Author: Horatio Speaks

How to save time and money through screening

There is a widespread framework for intervention, sometimes known as Response to Intervention (RTI), which proposes that students can receive help at three different levels of intensity: Tier 1 – good quality classroom instruction and school structures that encourage learning. Tier 2 – small group instruction to address needs that a few students have in common. Tier 3 – intensive one-to-one instruction for students where Tier 2 is not effective.   Sometimes people are critical of this model as it is deemed an ineffective intervention, but this betrays a confusion: RTI is not strictly an intervention, it is model for delivering interventions – more specifically, for deciding how to allocate resources, so that those who need the most get the most. Recently I came across this short but useful practice brief on RTI implementation via the Institute for Evidence in Education. It is recommended reading for school leaders who are responsible for allocating resources. The issues covered in the report are very familiar: Timetabling and resourcing concerns are always tricky, but especially in the current …

Does phonics help or hinder comprehension?

A recent TES article headlined “Call for researchers to highlight negative ‘side effects’ of methods like phonics” drew a predictable response. Though the article supplied not one piece of evidence to support the assertion that phonics had “negative side effects”, and despite the academic quoted having zero background or expertise in reading science, tweets and comments celebrated this damning of the barbaric practice of phonics in schools. Both the article and the responses illustrate the strong prejudices that have to be overcome before early reading instruction is universally of sufficient quality to ensure that we really are a literate society – i.e. one in which all school leavers have good, not just functional or non-functional, reading and writing skills. But – does phonics help or hinder comprehension? Is it merely, as Michael Rosen and his followers have characterised it, “barking at print”? It seems to me that this question is at the heart of much resistance to phonics. Many people seem to believe that phonics in reading means that other aspects of reading are not taught, or that …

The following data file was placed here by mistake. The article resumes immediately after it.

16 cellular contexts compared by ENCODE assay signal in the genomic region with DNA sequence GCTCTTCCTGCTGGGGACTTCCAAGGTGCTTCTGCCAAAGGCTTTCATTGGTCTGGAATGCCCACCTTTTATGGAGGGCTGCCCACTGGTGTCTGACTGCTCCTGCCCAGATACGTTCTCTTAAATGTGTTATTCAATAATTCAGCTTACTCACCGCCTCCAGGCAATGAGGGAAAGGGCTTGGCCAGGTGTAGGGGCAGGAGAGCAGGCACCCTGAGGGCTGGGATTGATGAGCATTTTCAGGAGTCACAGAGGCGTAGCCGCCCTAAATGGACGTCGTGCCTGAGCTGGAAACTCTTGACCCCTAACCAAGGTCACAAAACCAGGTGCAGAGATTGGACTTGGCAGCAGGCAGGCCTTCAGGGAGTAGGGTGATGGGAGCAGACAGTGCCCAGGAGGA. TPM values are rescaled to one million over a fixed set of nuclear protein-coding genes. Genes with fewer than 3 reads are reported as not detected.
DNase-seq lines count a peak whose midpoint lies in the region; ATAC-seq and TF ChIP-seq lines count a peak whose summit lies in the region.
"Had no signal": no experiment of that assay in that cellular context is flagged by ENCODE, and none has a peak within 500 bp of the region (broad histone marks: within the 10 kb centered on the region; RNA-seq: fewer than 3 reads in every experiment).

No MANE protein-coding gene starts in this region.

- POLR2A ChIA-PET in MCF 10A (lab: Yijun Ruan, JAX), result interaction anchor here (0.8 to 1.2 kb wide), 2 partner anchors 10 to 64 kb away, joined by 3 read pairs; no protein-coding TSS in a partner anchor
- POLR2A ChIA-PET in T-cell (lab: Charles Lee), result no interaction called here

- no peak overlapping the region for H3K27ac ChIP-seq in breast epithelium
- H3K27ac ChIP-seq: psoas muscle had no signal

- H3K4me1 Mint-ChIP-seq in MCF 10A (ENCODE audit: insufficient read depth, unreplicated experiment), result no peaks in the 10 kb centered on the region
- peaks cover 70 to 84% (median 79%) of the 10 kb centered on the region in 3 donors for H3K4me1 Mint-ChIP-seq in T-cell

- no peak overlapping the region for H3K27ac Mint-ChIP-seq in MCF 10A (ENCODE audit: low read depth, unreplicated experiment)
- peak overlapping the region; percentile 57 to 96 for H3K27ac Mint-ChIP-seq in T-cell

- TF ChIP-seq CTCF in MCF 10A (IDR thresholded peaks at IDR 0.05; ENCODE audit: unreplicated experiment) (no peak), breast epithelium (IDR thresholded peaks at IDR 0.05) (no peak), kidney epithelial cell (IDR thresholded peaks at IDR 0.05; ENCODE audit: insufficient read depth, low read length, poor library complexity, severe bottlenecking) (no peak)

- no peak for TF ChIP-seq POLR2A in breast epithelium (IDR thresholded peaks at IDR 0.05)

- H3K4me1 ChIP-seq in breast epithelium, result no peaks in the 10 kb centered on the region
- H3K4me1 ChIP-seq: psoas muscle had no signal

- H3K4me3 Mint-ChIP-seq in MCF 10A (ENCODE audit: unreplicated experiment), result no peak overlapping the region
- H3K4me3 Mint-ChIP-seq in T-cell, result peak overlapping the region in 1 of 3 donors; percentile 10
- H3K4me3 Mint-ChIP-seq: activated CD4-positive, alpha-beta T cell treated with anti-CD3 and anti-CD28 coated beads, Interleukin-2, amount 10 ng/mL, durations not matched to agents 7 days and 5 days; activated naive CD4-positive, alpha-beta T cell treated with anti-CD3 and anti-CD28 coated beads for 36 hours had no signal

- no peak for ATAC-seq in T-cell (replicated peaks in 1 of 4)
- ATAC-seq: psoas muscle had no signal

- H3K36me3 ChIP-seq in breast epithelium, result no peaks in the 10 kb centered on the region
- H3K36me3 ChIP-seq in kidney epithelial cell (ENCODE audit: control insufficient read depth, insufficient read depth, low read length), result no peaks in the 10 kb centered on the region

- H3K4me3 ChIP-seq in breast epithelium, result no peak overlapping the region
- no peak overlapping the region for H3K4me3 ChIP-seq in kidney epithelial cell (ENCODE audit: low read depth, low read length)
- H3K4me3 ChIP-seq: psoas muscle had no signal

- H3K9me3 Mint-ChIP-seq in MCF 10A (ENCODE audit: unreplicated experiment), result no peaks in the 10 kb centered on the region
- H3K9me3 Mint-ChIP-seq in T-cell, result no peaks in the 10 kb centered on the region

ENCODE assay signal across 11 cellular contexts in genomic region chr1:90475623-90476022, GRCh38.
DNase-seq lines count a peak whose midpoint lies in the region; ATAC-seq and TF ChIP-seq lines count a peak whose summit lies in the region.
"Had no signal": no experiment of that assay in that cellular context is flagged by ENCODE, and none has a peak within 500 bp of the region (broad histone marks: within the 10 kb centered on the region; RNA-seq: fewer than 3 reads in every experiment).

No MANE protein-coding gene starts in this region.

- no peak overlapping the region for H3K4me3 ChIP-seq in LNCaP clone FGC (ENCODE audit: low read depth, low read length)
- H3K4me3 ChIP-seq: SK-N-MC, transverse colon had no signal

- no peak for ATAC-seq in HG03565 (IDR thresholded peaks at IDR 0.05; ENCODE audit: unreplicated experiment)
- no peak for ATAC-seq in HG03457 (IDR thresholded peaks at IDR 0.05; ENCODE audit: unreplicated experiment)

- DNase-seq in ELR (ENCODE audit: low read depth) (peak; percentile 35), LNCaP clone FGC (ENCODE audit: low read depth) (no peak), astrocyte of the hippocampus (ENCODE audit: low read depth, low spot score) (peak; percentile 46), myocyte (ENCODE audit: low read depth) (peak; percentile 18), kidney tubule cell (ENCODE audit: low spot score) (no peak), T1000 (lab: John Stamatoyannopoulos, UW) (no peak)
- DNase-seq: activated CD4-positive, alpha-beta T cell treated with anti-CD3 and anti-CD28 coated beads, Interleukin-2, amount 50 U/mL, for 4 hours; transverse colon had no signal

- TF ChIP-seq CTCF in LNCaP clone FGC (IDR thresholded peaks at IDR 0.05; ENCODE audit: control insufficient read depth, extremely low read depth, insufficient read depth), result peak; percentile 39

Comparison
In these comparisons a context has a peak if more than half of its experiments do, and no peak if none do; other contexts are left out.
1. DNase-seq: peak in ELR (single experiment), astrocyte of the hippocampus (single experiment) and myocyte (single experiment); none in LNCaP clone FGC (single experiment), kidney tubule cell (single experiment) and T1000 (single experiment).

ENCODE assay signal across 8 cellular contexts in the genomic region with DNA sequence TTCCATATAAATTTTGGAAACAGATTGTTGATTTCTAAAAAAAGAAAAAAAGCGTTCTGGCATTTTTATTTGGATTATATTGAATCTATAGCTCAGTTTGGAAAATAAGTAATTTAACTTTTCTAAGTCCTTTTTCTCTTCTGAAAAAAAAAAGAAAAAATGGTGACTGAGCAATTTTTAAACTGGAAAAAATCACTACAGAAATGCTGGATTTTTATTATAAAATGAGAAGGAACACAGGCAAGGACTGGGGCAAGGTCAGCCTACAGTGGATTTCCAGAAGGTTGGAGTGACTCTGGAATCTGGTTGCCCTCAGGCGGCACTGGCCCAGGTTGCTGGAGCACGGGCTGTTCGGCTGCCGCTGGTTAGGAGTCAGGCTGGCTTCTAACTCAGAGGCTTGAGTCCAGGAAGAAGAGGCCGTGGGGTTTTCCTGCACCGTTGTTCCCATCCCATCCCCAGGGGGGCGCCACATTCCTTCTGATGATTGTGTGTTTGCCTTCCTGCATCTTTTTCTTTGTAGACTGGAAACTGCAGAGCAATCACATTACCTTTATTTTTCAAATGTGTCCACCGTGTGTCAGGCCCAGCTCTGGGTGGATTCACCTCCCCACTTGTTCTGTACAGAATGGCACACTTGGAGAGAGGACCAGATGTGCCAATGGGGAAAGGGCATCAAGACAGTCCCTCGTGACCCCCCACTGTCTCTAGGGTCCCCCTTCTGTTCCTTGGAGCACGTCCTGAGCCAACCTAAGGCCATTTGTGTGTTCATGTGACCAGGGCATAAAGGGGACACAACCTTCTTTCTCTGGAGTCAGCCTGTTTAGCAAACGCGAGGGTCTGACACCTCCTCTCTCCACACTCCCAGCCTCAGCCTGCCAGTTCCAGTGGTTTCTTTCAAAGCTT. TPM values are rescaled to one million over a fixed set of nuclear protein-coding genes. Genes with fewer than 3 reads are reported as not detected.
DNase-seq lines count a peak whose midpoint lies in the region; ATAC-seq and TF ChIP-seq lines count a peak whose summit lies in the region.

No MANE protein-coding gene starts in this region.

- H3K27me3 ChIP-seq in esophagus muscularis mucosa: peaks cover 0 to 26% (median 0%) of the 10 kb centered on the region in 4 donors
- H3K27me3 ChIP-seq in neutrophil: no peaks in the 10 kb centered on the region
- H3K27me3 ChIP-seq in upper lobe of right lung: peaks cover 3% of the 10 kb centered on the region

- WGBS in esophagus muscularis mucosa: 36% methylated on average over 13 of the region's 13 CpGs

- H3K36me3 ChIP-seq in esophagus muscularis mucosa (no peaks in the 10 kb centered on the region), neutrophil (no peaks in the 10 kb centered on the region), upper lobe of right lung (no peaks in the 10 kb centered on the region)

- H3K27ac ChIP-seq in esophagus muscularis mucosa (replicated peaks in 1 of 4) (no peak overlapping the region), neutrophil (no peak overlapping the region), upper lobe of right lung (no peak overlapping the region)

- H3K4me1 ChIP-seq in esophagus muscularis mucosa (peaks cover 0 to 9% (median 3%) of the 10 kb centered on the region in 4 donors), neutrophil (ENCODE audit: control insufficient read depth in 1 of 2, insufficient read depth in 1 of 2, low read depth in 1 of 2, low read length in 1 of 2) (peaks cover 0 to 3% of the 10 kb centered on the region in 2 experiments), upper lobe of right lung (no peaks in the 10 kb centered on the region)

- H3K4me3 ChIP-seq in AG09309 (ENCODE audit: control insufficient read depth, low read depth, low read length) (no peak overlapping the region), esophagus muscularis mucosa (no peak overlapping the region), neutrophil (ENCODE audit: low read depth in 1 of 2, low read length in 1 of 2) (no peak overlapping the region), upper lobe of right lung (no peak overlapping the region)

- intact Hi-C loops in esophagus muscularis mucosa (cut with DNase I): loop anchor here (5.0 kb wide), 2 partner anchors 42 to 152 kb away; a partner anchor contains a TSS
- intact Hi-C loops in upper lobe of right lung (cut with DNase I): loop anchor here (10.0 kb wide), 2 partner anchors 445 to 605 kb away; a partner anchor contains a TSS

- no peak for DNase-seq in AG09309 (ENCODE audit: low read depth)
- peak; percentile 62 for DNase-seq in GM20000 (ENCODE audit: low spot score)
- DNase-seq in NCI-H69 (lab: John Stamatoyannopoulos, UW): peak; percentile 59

Reading is Knowledge

We shouldn’t confuse skills with knowledge  One of the most discussed topics in education today is that of the so-called ‘knowledge curriculum’. Its most famous proponent is E D Hirsch, who has written extensively on the subject. Hirsch argues that depriving students – especially poorer students – of the ‘cultural capital’ that middle and upper class children have access to perpetuates inequality and injustice. Instead, he believes that the curriculum should reflect ‘powerful knowledge’ that enables students to gain the same access to higher education and working opportunities that those in better-off circumstances tend to have. Hirsch, and many others, recognise that reading is an essential tool in this approach. The amount of knowledge that students need to consume in order to be well-equipped by the end of secondary school is vast. It is not possible to cover it all in lessons alone; nor is this desirable. Developing independence in learning is surely one of the major goals of education, and while we may debate how we achieve this, it is obvious that those with …

Literacy Leadership Part 3: Return on Investment